Tuesday, October 07, 2008

"If you don't have it, then you can't lose it..."

at least that is how I read Benedict XVI.
The global financial crisis is proof that the pursuit of money and success is pointless, Pope Benedict XVI has told a meeting of bishops in Rome.

The head of the Roman Catholic Church said that the disappearance of money as banks collapsed showed that wealth meant "nothing".

The Pope said that people should instead base their lives on God's word.

Those who think that "concrete things we can touch are the surest reality" are deceiving themselves, he said.

Now I can not agree with his alternative. You are not going to find the ol progligo going that far.

But this is interesting -
When he opened the Synod on Sunday, the Pope attacked modern culture, saying that "nations once rich in faith and vocations are losing their own identity under the harmful and destructive influence of a certain modern culture".

I wonder who that refers to?


Dave Justus said...

Haven't you said before that family, friends and that sort of thing are a whole lot more important to your happiness then financial wealth? That is basically what Benedict is saying here, with of course an added component of religious faith.

The probligo said...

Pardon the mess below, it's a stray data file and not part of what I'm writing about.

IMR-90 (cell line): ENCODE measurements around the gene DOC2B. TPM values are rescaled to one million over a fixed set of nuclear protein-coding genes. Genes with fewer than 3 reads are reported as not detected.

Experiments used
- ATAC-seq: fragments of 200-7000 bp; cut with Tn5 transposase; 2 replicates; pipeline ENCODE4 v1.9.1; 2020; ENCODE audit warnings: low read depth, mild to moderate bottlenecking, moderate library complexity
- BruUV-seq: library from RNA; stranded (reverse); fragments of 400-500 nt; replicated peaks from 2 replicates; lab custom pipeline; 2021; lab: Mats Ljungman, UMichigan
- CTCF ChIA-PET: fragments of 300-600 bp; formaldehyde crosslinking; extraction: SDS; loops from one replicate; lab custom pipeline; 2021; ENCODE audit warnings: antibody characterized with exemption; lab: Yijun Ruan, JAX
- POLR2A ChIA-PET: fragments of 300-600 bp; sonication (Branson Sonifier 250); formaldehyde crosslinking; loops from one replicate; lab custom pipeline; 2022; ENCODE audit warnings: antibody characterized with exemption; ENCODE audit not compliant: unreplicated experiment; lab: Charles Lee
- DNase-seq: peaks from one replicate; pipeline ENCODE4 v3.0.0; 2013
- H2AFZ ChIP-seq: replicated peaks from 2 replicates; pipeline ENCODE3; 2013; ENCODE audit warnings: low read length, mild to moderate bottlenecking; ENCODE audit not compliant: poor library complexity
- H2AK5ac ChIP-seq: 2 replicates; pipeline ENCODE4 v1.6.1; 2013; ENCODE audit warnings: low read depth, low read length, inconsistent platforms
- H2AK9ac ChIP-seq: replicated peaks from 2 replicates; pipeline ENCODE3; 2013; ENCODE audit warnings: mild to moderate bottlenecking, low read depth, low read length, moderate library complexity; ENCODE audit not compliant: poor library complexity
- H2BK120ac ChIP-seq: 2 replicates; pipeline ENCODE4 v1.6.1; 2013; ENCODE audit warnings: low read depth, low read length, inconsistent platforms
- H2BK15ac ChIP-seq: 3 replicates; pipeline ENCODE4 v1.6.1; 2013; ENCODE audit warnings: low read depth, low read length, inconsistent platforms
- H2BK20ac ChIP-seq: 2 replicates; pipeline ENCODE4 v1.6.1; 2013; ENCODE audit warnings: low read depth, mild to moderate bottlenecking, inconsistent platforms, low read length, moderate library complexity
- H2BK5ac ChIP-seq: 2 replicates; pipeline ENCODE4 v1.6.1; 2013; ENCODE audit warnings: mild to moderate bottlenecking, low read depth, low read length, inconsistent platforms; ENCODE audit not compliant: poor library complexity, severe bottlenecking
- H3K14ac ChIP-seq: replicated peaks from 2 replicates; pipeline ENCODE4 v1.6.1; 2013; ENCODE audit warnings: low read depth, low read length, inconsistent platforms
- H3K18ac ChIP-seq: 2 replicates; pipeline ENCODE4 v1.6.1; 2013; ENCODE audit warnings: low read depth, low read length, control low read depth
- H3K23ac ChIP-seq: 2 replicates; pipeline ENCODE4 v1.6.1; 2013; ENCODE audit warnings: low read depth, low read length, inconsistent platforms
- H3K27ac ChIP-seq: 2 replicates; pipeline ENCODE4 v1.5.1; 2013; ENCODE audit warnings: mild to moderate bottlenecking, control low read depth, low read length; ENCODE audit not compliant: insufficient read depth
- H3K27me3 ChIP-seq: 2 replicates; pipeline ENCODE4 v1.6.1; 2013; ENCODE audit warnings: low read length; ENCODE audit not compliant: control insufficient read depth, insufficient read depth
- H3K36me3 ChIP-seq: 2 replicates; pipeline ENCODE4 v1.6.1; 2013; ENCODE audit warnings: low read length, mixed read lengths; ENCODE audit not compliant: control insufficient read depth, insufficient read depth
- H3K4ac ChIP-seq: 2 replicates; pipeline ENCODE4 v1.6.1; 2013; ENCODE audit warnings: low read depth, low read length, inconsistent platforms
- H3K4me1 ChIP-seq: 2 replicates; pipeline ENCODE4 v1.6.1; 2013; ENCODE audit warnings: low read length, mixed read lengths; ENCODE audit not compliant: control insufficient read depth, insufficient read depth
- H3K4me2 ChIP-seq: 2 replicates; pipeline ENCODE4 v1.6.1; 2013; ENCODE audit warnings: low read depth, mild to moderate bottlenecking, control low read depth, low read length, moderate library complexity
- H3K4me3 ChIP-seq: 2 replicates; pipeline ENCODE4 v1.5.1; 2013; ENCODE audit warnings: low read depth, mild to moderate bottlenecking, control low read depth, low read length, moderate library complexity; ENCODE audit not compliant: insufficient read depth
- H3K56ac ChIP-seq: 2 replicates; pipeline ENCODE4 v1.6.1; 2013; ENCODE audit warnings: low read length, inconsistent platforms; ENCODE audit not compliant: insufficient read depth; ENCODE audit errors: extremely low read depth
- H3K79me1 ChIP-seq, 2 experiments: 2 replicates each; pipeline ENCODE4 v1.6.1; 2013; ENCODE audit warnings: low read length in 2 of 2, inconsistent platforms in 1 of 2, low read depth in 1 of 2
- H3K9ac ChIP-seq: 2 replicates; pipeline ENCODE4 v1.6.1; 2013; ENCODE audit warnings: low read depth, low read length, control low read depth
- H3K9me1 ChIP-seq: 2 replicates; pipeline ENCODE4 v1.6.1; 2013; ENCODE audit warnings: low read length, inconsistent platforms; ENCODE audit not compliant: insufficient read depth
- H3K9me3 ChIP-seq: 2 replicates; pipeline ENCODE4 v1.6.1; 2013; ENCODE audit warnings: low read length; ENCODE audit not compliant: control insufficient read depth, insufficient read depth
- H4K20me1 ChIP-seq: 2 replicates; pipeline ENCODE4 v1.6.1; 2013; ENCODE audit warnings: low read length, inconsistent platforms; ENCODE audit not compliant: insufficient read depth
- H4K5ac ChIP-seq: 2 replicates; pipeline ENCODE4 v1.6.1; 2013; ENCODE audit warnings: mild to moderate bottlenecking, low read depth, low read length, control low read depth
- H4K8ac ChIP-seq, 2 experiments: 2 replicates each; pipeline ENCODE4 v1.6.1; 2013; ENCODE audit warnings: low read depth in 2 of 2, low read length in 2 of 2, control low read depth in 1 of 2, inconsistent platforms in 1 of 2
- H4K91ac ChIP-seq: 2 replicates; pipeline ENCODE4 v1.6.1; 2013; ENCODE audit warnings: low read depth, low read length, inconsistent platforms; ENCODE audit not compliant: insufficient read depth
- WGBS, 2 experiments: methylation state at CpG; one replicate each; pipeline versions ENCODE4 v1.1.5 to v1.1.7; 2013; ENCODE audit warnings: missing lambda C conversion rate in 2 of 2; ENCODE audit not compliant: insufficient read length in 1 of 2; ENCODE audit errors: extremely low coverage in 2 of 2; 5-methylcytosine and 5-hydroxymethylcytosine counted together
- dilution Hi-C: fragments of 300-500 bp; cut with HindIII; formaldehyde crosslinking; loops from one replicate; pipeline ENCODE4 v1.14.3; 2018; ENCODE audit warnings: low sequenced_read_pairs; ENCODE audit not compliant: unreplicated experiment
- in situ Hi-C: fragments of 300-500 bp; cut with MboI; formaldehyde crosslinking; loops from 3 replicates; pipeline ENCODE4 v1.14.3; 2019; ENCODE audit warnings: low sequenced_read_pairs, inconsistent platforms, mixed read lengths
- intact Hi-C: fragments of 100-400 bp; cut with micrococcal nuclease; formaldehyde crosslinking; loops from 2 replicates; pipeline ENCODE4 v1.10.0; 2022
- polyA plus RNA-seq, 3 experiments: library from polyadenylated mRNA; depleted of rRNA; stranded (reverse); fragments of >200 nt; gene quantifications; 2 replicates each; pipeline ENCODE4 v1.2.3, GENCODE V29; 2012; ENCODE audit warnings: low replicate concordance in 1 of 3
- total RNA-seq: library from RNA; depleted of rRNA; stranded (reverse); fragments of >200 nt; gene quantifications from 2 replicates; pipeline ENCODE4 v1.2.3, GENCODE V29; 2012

Absolutely, Dave, and that is still the case. The promotion of religion as the alternative (which is Benedict's job after all) is the part that I can not accept.

So, apart from the religion, I agree with him. Particularly in the last para...

Dave Justus said...

Well, Benedict would say that religion is part of a well centered life with a greater focus on people then material things.

Basically, if I understand you, you promote a basic 'spirituality' but not organized religion. Benedict would say that organized religion, particularly his, is the means of obtaining that spirituality.

While there is some disagreement about the method, it seems to me that you and he are pretty much in agreement as to the destination.

The probligo said...

"...a basic 'spirituality'..."

Quite frankly, Dave I don't think so.

You should know that I have no belief in any form of "after-life". And that desire for "after-life" is the genesis of all of the "spirituality" theories.

I am here now - I won't be when I die.

Dave Justus said...

Perhaps spirituality isn't the right term, although I don't agree that all spirituality relates to an afterlife.

I'm talking about looking at the ocean a feeling a sense of majesty, finding purpose in non-tangible emotional things rather then material possessions, valuation of beauty, art and poetry.

Al said...

Back to your final question, it wasn't me.